Don’t confuse the Church and its leadership



Ted Escobar

Pat and I joined our daughter Jenny for mass at St. Joseph’s Parish in Yakima on Sunday, and I was surprised to hear a homily regarding the Catholic Church’s challenges with sexual crimes.

I was not surprised the young priest spoke about what is now a crisis. I was surprised I hadn’t thought about it all day.

I’d read about it online in the morning but had set it aside in no time. It’s become commonplace to read about the faults of some of the Church’s priests.

The priest celebrating the mass answered some questions congregants probably had… or have.

The answer to the big question was: It’s not the priests in whom you believe but the Holy Trinity. You believe in the church, not in the men in black.

That is my attitude. I admire priests for the sacrifices they make for their calling, but I never forget they are men. I admire the Church, and I don’t allow members of the clergy to ruin it for me.

Pope Francis’s integrity is in question now. The former Nuncio and Ambassador to the U.S., Carlo Maria Vigano, has accused Francis of knowing of the sexual abuse baggage former Washington, D.C. Archbishop Edgar McCarrick carries.

Now the church leadership appears to be splitting. The older, more conservative leaders of the Church are siding with the Nuncio. The more liberal leaders are getting behind Francis.

I’m not surprised. I’ve had a challenge with this pope since he was elected. While many others were hailing his election because he was from the West, I was checking out the fact he was a leftist as a young priest.

I thought that alone would lead to trouble. The Church is generally conservative, steeped in tradition and the Bible. This split may have been inevitable.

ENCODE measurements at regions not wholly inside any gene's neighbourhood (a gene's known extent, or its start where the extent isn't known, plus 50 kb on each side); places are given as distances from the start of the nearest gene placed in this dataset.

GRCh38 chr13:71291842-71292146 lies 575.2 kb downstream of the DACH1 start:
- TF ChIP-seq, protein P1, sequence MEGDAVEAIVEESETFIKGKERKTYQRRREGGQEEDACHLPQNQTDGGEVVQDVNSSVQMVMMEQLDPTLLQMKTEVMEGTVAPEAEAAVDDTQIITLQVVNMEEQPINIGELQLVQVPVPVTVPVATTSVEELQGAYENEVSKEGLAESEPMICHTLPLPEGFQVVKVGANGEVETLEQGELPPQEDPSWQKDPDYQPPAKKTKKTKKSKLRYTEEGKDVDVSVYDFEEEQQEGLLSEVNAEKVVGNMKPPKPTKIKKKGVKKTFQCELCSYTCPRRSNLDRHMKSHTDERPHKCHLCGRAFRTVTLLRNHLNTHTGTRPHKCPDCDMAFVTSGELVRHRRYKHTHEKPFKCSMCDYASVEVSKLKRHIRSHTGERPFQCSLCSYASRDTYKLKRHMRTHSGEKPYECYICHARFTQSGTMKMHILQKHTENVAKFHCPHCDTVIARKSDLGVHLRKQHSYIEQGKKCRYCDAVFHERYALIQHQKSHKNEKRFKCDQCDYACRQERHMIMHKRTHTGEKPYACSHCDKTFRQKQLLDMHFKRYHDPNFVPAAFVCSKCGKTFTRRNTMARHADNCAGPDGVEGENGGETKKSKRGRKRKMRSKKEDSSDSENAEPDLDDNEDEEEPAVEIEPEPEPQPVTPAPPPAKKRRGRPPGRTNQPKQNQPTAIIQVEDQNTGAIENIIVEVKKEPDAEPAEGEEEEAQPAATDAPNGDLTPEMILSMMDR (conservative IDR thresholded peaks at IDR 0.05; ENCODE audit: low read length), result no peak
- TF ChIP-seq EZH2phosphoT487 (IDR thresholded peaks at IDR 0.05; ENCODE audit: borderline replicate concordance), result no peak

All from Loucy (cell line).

I, too, am conservative and traditional. I break church law often, but I don’t ask it to change the rules for me. I don’t ask it to relax the rules for me. I don’t even ask it to change the wording of the mass to match up with a changing secular society.

This is not the first pope I have questioned. I had my doubts when Pope John XXIII took Latin out of the mass. I had grown up with it and was starting to learn what the words meant when he told local churches they could do the mass in the language of their flock’s choosing.

Latin was part of the beauty of the mass for me. I stayed away for a while. I struggled to accept it was the same Catholic Church. Eventually I came back, but it still took a few years for me to accept what Pope John XXIII had done.

The funny thing about that story is that up until then, I never questioned a priest or a nun.

I thought it was a priest’s job to accuse me on Sunday of committing every sin in the book during the week. I thought it was a nun’s job to slap me on the wrist for being unruly in Catechism.

I thought God was my Master. I had no idea he was my friend.

I finally got away from that when the Church started to focus on redemption and salvation, instead of damnation, in the last 50 years. God became my friend.

It took me a long time to understand the difference between the Church and the Church’s leadership.

The first time I really thought about it was when television evangelist Jimmy Swaggart was taken down, momentarily, by sexual misdeeds.

He was not a priest in my mind, so it was easy for me to say to those who professed to no longer believe in him. You weren’t supposed to believe in him in the first place.

That solidified my understanding that the leaders of the Church are men and fallible.

Who knows where this is going to lead. There should be a complete investigation around the world by independent agencies, sanctioned by the Church. Let heads fall where they may. This needs to be cleaned up.

I do know the Church will still be standing when the dust settles, and I’ll be standing within it — with all of my daily sins.

The Church will always be my path to heaven. If I’m a Catholic then I’m a Catholic, rules and all. The church, not the leadership, is my refuge.


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